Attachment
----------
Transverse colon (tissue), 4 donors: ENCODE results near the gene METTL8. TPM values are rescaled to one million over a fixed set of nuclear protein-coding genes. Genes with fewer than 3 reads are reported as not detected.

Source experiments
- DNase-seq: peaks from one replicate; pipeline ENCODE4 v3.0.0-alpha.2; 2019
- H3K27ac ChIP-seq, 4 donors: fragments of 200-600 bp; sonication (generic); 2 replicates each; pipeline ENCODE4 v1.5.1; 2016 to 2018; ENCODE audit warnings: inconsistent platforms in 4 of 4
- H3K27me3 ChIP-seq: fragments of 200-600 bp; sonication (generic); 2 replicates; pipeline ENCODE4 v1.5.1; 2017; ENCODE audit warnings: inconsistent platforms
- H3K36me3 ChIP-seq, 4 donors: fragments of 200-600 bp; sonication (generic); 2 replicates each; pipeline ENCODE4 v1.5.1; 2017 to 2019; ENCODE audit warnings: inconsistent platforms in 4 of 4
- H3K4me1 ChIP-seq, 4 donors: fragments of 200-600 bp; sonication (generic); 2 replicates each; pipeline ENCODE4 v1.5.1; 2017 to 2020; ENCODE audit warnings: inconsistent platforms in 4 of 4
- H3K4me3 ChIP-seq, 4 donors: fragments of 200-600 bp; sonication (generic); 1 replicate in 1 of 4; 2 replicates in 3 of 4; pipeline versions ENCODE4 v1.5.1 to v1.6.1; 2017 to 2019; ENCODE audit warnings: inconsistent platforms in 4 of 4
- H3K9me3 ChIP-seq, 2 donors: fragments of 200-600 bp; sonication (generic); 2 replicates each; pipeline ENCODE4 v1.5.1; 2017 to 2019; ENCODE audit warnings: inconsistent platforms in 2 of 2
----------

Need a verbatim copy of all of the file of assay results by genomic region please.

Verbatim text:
Transverse colon (tissue), 4 donors: ENCODE results near the gene METTL8. TPM values are rescaled to one million over a fixed set of nuclear protein-coding genes. Genes with fewer than 3 reads are reported as not detected.

Source experiments
- DNase-seq: peaks from one replicate; pipeline ENCODE4 v3.0.0-alpha.2; 2019
- H3K27ac ChIP-seq, 4 donors: fragments of 200-600 bp; sonication (generic); 2 replicates each; pipeline ENCODE4 v1.5.1; 2016 to 2018; ENCODE audit warnings: inconsistent platforms in 4 of 4
- H3K27me3 ChIP-seq: fragments of 200-600 bp; sonication (generic); 2 replicates; pipeline ENCODE4 v1.5.1; 2017; ENCODE audit warnings: inconsistent platforms
- H3K36me3 ChIP-seq, 4 donors: fragments of 200-600 bp; sonication (generic); 2 replicates each; pipeline ENCODE4 v1.5.1; 2017 to 2019; ENCODE audit warnings: inconsistent platforms in 4 of 4
- H3K4me1 ChIP-seq, 4 donors: fragments of 200-600 bp; sonication (generic); 2 replicates each; pipeline ENCODE4 v1.5.1; 2017 to 2020; ENCODE audit warnings: inconsistent platforms in 4 of 4
- H3K4me3 ChIP-seq, 4 donors: fragments of 200-600 bp; sonication (generic); 1 replicate in 1 of 4; 2 replicates in 3 of 4; pipeline versions ENCODE4 v1.5.1 to v1.6.1; 2017 to 2019; ENCODE audit warnings: inconsistent platforms in 4 of 4
- H3K9me3 ChIP-seq, 2 donors: fragments of 200-600 bp; sonication (generic); 2 replicates each; pipeline ENCODE4 v1.5.1; 2017 to 2019; ENCODE audit warnings: inconsistent platforms in 2 of 2